James Clear

James Clear quotes on focus

Author of the #1 NYT bestseller Atomic Habits. I write about building better habits.

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Most people need consistency more than they need intensity. Intensity: -run a marathon -write a book in 30 days -silent meditation retreat Consistency: -don't miss a workout for 2 years -write every week -daily silence Intensity makes a good story. Consistency makes progress.


Your 1st blog post will be bad, but your 1000th will be great. Your 1st workout will be weak, but your 1000th will be strong. Your 1st meditation will be scattered, but your 1000th will be focused. Put in your reps.


I have a suspicion that most adults (75%+) could pick any skill—excluding sports—and work their way into the top 10% in the world simply by working exclusively on it every day for two years. But almost nobody displays that degree of focus, so we will never know.


The person who learns the most in any classroom is the teacher. Lesson: If you really want to learn a topic, then “teach” it. Write a book. Teach a class. Build a product. Start a company. The act of making something will force you to learn more deeply than reading ever will.


Be “selectively ignorant.” Ignore topics that drain your attention. Unfollow people that drain your energy. Abandon projects that drain your time. Do not keep up with it all. The more selectively ignorant you become, the more broadly knowledgable you can be.


Balance is timing, not intensity. It is not doing multiple tasks at 80%, but developing the skill of turning it on and turning it off. Sleep fully, then work intensely. Focus deeply, then relax completely. Give each phase your full attention. Balance is "when to" not "how to."


How to 80/20 your life: (1) Make a list of the 10 things you spend the most time on. (2) Circle the two that truly drive your results. Do more of those. (3) Look at the others. Eliminate ruthlessly. Automate or outsource what you can. Press pause on the rest. (4) Repeat.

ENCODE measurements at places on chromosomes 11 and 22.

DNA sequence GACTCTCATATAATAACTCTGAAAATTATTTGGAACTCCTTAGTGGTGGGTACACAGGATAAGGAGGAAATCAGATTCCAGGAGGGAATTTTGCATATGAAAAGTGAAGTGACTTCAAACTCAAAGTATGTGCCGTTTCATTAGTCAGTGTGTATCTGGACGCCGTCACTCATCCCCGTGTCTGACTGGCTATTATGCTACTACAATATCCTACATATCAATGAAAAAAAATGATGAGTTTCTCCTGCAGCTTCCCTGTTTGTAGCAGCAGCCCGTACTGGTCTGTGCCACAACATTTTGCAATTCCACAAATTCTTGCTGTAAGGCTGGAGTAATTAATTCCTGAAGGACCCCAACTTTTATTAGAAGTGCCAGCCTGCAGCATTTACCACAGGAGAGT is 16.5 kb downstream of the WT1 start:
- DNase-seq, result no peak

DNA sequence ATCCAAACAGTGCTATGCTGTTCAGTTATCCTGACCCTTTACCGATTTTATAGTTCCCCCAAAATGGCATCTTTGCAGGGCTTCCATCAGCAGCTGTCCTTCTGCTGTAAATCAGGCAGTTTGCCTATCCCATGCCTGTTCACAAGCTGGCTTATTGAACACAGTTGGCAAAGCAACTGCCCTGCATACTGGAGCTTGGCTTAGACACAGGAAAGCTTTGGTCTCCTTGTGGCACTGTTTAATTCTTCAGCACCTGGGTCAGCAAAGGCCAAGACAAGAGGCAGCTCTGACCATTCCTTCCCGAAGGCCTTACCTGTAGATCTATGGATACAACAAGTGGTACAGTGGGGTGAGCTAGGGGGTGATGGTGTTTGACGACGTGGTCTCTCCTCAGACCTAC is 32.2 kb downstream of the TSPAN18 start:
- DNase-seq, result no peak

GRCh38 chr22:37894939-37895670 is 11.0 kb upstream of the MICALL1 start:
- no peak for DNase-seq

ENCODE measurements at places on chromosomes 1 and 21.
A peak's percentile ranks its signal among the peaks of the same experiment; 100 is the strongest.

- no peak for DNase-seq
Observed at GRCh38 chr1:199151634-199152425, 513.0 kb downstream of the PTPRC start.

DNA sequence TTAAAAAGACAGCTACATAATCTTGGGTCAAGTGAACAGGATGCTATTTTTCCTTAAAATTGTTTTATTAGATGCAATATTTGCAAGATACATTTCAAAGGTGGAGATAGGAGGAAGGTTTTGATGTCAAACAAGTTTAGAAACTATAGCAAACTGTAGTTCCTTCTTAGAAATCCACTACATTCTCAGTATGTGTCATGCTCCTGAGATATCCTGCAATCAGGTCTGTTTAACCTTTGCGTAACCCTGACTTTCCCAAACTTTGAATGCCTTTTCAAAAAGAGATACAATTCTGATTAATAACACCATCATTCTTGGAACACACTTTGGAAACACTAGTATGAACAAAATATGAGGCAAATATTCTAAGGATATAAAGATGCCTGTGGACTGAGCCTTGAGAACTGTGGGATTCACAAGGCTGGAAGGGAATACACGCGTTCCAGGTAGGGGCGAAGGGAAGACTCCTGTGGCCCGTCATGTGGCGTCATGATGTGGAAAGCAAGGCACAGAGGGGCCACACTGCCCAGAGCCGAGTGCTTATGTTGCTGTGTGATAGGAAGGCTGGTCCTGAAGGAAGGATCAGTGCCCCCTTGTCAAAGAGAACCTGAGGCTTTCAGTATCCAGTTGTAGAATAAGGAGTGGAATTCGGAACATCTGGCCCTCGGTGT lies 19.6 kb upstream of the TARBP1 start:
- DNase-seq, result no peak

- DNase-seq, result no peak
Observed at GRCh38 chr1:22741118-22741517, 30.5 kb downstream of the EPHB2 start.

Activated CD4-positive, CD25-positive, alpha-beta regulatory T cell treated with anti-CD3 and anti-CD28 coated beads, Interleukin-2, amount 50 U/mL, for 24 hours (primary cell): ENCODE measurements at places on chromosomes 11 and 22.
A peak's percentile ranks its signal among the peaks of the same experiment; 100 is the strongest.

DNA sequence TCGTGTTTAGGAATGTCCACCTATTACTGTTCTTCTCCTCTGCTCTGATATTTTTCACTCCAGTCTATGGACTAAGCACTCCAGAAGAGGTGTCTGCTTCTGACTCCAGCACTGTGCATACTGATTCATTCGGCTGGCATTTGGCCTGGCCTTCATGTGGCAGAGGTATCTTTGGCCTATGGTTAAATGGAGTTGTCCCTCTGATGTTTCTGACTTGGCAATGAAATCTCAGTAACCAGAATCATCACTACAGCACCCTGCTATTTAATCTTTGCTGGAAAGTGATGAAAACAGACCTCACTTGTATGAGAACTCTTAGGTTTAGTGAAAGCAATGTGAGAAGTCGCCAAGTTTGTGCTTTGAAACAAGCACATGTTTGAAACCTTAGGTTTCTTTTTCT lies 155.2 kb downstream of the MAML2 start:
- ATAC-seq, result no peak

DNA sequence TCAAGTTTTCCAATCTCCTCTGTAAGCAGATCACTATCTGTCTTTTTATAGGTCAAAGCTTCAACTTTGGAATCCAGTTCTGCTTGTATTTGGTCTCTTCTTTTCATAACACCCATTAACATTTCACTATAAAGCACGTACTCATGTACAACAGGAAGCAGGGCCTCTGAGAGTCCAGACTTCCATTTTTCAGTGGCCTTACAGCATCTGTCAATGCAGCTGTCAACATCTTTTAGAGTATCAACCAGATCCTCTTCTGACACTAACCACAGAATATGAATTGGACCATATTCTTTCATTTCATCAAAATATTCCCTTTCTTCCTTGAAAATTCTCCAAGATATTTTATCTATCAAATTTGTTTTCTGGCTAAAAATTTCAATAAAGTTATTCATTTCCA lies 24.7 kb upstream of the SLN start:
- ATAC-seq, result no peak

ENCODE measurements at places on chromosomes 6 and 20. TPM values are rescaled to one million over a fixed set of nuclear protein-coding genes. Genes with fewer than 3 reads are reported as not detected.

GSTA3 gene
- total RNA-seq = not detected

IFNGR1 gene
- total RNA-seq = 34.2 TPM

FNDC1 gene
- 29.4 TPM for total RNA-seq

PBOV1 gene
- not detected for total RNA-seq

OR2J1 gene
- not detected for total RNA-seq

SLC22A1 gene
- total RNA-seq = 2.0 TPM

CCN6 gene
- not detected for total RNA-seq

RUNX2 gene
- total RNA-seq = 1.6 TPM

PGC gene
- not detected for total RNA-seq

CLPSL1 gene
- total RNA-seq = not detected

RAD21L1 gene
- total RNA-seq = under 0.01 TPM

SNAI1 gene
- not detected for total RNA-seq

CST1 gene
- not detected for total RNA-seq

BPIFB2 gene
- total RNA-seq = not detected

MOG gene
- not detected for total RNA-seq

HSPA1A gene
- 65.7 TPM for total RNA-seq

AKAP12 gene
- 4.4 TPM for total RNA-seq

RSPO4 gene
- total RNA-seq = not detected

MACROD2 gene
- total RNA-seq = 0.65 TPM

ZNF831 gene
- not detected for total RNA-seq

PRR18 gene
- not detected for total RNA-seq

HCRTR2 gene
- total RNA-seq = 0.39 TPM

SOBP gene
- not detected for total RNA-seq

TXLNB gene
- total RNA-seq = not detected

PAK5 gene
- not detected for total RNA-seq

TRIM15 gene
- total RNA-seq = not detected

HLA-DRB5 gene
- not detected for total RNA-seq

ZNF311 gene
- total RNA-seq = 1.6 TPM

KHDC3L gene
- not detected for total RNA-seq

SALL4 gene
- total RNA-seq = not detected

The most powerful force in the universe is compounded attention. Anyone can focus on meaningful actions every now and then, but hammering away on what matters day after day is what delivers exceptional results. What you focus on becomes your life.


The more control you have over your attention, the more control you have over your future.


The ultimate form of optimization is elimination. Nothing is more effective than removing the ineffective.


Most topics are not worth having an opinion about.


In a world where information is abundant and easy to access, the real advantage is knowing where to focus.


Focus is the art of knowing what to ignore.


Focus on your daily results and you’ll often make poor long-term choices. Focus on your daily choices and you’ll almost certainly enjoy good long-term results.


The Paradox of Freedom—the way to expand your freedom is to narrow your focus. Stay focused on saving to achieve financial freedom. Stay focused on training to achieve physical freedom. Stay focused on learning to achieve intellectual freedom. The disciplined become the free.


Vision is the bottleneck of talent. Most talent is wasted because people do not clearly know what they want. It’s not a lack of effort, but a lack of direction. There are many capable people in the world, but relatively few that focus on what matters.